Apparently this practice is common, the footage resulting from the peculiar process can be edited for the most convenient news soundbite. But here it was employed to supply propaganda disguised as the product of frank dialogue. Ridiculous, but permitted by a media who accept this behavior. Most people were surprised when frustrated reporter Damon Green broke ranks and leaked the video. I don’t expect he will be invited to interview Labour party members again.

To avoid similar reprisal, Rock Paper Shotgun can’t outright ridicule their interview subjects, nor should they. But should they defend, nevermind publish, the comically rote answers of an interviewee firmly clinging to the company line? Good relations with publishers must be preserved for the outlet’s future, even if this necessity has inhibited the games press’ ability to genuinely interrogate publishers and developers for some time now. Walker astutely acknowledged that now Ubisoft have at last announced some intent to give PC gamers what they want, hostility would be counterproductive.

But I can’t help feeling that this is a ceasefire, not lasting peace. A previous gesture Ubisoft extended towards PC gamers was the DRM-free Prince of Persia release, which was stifled by breathtaking arrogance. Ubisoft made no commitment to change, but instead chose to insult their customers’ moral integrity. On their own forums. Announcing their intentions to release it without DRM for the first time, a Ubisoft representative felt inclined to say:  “A lot of people complain that DRM is what forces people to pirate games but as POP PC has no DRM we’ll see how truthful people actually are. Not very, I imagine.” A company that would honestly say such a thing of their own devoted fans has a lot to make up for. For years Ubisoft saw the constant surveillance of customers as their right, as if circumstances and technological mishaps conspire to turn paying customers into thieves the moment they pass beyond the verification server’s sight. This partial public turnaround so long after the actual policy change does little to engender trust.


And consumer trust is important. It may not be reciprocated by the company, no matter how fond and cuddly they appear, but a sense of respect is the bare minimum required to cement purchase habits. Nintendo understand this. After the 3DS’s early price cut, Iwata tried to salvage the trust of early adopters with an effusive apology and an offer of 20 games from the eShop. Early adopters lost money due to their faith in the company, so compensation with monetary value was necessary. Nintendo may have more cause than Ubisoft to behave this way, given their substantial recent losses, but the Japanese company’s ‘family’ image makes me feel it was a decision in keeping with the company culture. Many still felt betrayed, but contrition, coming from the highest echelons of the company, was apparent.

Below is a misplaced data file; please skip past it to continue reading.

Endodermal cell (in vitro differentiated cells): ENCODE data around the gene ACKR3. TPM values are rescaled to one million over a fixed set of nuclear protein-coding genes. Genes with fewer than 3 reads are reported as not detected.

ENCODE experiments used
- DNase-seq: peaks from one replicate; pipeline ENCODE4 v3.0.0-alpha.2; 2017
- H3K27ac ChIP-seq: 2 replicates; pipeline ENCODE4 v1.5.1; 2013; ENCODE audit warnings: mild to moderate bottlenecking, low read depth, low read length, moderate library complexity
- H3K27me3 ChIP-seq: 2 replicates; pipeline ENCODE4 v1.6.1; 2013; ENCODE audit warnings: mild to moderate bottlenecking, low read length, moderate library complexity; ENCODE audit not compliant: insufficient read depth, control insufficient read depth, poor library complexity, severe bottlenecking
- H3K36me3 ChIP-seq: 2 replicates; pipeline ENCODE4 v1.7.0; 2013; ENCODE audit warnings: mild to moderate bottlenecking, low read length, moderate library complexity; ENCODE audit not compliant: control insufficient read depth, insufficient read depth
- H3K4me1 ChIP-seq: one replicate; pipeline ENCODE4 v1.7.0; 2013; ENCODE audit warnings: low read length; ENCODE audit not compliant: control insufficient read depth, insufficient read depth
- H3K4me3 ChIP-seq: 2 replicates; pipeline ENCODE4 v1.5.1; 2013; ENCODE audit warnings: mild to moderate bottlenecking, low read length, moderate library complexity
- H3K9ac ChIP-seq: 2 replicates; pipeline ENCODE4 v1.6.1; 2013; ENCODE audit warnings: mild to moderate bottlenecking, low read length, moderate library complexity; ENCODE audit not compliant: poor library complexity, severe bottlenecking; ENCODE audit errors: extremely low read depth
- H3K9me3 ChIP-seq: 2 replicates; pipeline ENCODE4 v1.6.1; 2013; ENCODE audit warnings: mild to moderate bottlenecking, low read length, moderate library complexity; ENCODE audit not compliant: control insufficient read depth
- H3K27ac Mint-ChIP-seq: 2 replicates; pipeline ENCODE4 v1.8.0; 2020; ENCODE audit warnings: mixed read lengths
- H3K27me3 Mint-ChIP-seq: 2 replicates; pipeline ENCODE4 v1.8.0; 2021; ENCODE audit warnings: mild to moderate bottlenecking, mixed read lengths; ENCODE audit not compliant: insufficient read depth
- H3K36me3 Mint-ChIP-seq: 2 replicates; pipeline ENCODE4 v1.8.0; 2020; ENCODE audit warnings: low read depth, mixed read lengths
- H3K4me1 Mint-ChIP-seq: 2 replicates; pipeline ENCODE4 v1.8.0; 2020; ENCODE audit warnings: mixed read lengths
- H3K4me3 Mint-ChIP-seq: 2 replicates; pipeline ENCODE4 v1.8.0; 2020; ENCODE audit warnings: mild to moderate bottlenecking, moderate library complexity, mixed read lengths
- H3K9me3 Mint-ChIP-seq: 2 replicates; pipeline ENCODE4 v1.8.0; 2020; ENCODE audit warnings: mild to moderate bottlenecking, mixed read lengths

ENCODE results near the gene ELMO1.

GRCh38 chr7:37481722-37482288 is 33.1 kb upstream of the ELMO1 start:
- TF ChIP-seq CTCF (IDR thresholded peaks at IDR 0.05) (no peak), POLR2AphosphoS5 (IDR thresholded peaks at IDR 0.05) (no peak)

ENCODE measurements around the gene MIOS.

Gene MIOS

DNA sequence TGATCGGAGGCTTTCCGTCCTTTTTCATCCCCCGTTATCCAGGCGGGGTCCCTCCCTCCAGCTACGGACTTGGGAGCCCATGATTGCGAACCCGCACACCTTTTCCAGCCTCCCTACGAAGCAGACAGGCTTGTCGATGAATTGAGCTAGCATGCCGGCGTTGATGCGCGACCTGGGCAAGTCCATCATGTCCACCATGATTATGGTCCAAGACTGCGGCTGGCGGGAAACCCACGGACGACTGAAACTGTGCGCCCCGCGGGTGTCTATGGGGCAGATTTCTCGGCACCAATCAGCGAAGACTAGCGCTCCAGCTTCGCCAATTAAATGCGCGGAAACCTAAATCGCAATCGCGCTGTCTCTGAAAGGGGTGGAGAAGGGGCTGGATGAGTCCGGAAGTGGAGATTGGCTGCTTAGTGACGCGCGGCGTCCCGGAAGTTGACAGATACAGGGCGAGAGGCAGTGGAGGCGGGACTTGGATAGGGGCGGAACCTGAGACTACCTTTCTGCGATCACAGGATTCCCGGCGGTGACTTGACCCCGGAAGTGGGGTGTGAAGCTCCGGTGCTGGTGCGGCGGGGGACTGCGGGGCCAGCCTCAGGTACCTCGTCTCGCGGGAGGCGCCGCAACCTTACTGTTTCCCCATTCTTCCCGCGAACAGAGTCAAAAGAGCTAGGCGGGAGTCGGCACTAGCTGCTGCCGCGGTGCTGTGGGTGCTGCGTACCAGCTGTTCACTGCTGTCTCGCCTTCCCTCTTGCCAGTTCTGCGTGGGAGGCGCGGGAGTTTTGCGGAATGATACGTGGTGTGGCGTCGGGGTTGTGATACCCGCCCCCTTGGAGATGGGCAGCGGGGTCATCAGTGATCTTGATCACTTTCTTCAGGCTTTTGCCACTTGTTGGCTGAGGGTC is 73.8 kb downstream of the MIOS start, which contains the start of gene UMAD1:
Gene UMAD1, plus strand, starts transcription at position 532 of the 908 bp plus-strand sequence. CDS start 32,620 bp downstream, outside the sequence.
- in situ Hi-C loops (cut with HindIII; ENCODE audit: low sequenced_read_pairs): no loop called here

Ubisoft can’t trade on this illusion as much as Nintendo, few could. But even if they won’t compensate for past crimes, at the very least they will have to admit them. Instead, by refusing to explain the reasoning behind the DRM decision or to publicly evaluate the success or failure of the scheme, they keep the option to return to the policy whenever they choose. No commitment has been made that can’t easily be redacted. The scheme was never declared to be abandoned as a concession to consumer rights, only quietly sidelined after repeated fractious attempts to impose it. They had a chance to come clean about their mistakes, and these have been mistakes, but their absolute refusal to discuss their failures suggests their contemptuous arrogance and latent hostility to the platform hasn’t been entirely eradicated yet.

This is only a first step, and Rock Paper Shotgun recognised it as such. It’s great that they have taken it, but Ubisoft are a long way from being redeemed and only honest, frank dialogue with its customers will help build that trust. If we knew where they were coming from, we’d have a better idea of where they are going. As it is, despite the constant reassurance that feedback is acknowledged, the customer may go ignored, or worse, maligned, again.

Francisco Dominguez is an English graduate currently pursuing a postgraduate career in stacking food. You can follow him on Twitter.